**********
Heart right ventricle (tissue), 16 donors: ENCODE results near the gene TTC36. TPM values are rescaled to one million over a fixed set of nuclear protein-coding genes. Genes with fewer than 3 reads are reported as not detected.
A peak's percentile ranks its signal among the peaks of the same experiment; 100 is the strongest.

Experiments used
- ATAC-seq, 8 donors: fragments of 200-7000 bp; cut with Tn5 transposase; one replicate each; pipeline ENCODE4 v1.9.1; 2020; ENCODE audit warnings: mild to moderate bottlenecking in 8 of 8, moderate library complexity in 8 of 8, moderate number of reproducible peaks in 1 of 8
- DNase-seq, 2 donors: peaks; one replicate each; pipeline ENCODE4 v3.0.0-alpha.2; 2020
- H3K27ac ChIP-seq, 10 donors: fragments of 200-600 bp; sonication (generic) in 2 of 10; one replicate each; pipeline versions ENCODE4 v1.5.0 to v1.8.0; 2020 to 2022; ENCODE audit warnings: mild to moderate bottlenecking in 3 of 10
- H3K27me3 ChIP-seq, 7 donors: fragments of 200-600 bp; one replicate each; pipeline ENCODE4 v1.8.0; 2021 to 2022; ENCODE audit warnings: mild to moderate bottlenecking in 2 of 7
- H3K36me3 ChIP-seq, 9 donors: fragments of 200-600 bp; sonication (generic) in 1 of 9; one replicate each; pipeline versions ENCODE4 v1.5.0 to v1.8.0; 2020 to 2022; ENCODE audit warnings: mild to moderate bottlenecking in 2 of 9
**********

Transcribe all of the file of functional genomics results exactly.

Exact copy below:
Heart right ventricle (tissue), 16 donors: ENCODE results near the gene TTC36. TPM values are rescaled to one million over a fixed set of nuclear protein-coding genes. Genes with fewer than 3 reads are reported as not detected.
A peak's percentile ranks its signal among the peaks of the same experiment; 100 is the strongest.

Experiments used
- ATAC-seq, 8 donors: fragments of 200-7000 bp; cut with Tn5 transposase; one replicate each; pipeline ENCODE4 v1.9.1; 2020; ENCODE audit warnings: mild to moderate bottlenecking in 8 of 8, moderate library complexity in 8 of 8, moderate number of reproducible peaks in 1 of 8
- DNase-seq, 2 donors: peaks; one replicate each; pipeline ENCODE4 v3.0.0-alpha.2; 2020
- H3K27ac ChIP-seq, 10 donors: fragments of 200-600 bp; sonication (generic) in 2 of 10; one replicate each; pipeline versions ENCODE4 v1.5.0 to v1.8.0; 2020 to 2022; ENCODE audit warnings: mild to moderate bottlenecking in 3 of 10
- H3K27me3 ChIP-seq, 7 donors: fragments of 200-600 bp; one replicate each; pipeline ENCODE4 v1.8.0; 2021 to 2022; ENCODE audit warnings: mild to moderate bottlenecking in 2 of 7
- H3K36me3 ChIP-seq, 9 donors: fragments of 200-600 bp; sonication (generic) in 1 of 9; one replicate each; pipeline versions ENCODE4 v1.5.0 to v1.8.0; 2020 to 2022; ENCODE audit warnings: mild to moderate bottlenecking in 2 of 9